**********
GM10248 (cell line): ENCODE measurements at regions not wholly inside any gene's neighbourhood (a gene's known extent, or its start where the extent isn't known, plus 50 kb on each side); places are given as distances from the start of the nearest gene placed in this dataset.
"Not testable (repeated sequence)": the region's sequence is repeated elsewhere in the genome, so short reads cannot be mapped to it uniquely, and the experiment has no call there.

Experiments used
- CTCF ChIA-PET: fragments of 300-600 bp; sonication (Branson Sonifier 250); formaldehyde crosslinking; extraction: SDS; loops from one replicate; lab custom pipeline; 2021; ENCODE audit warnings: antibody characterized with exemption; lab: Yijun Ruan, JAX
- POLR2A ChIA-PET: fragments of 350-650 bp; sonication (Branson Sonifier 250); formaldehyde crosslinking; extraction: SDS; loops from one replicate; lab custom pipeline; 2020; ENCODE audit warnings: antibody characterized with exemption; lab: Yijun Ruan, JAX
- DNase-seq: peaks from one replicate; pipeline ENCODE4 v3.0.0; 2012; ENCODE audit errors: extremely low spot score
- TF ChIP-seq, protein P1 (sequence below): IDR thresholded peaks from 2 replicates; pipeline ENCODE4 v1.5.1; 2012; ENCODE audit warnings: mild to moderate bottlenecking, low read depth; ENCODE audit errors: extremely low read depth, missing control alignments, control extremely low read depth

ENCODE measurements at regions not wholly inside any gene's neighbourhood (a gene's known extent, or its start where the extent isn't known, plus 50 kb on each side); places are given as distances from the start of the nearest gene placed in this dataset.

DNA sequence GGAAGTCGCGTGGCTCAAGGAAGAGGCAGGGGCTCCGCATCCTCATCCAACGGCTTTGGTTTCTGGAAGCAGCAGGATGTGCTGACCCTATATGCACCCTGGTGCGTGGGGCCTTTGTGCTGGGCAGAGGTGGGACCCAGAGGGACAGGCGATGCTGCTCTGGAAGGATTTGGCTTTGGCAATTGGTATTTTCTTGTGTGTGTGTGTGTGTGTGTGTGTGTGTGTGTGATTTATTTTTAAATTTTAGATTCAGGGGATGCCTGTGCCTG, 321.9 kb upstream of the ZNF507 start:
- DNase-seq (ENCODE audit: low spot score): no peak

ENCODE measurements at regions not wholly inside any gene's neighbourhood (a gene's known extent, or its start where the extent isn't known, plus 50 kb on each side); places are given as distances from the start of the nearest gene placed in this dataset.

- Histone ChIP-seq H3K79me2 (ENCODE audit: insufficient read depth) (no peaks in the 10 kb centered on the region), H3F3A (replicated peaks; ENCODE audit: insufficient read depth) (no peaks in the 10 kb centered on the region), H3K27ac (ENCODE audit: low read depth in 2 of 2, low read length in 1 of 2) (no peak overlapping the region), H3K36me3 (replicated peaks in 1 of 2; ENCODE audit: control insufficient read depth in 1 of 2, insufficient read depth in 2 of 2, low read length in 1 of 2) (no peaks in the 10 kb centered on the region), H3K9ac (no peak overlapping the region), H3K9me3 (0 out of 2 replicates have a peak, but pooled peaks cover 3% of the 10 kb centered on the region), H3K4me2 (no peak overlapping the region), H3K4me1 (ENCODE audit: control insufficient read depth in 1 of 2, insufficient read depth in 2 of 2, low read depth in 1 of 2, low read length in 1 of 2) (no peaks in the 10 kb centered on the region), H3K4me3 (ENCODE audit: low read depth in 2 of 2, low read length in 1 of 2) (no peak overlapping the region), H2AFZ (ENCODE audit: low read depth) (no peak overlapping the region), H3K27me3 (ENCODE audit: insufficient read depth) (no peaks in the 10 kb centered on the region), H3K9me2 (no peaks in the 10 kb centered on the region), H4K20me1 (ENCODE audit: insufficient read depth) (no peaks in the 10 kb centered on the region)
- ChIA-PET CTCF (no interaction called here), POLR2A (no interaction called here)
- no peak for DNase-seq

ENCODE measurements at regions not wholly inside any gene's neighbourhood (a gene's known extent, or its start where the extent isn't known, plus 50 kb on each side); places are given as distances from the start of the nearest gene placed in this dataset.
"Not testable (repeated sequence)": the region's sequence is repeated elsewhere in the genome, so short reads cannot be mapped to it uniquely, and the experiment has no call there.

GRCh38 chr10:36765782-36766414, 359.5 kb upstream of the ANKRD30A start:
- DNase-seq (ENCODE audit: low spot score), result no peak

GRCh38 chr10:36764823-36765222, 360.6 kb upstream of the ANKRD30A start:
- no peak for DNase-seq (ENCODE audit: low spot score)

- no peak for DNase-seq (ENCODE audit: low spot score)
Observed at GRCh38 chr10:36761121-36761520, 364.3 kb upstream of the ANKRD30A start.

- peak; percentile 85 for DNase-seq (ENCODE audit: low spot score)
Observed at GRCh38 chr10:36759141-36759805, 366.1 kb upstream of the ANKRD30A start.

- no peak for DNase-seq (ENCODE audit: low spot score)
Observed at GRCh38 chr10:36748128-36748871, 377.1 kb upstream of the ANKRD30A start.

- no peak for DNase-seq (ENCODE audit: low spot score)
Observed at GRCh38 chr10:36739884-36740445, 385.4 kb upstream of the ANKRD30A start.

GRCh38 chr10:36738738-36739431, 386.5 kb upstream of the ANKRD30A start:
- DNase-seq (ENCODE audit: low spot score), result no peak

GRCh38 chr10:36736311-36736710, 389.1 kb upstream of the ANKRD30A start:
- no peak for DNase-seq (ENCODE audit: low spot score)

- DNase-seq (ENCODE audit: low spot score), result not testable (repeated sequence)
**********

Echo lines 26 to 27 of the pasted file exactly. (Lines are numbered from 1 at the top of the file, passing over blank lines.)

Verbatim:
Observed at GRCh38 chr10:36748128-36748871, 377.1 kb upstream of the ANKRD30A start.

- no peak for DNase-seq (ENCODE audit: low spot score)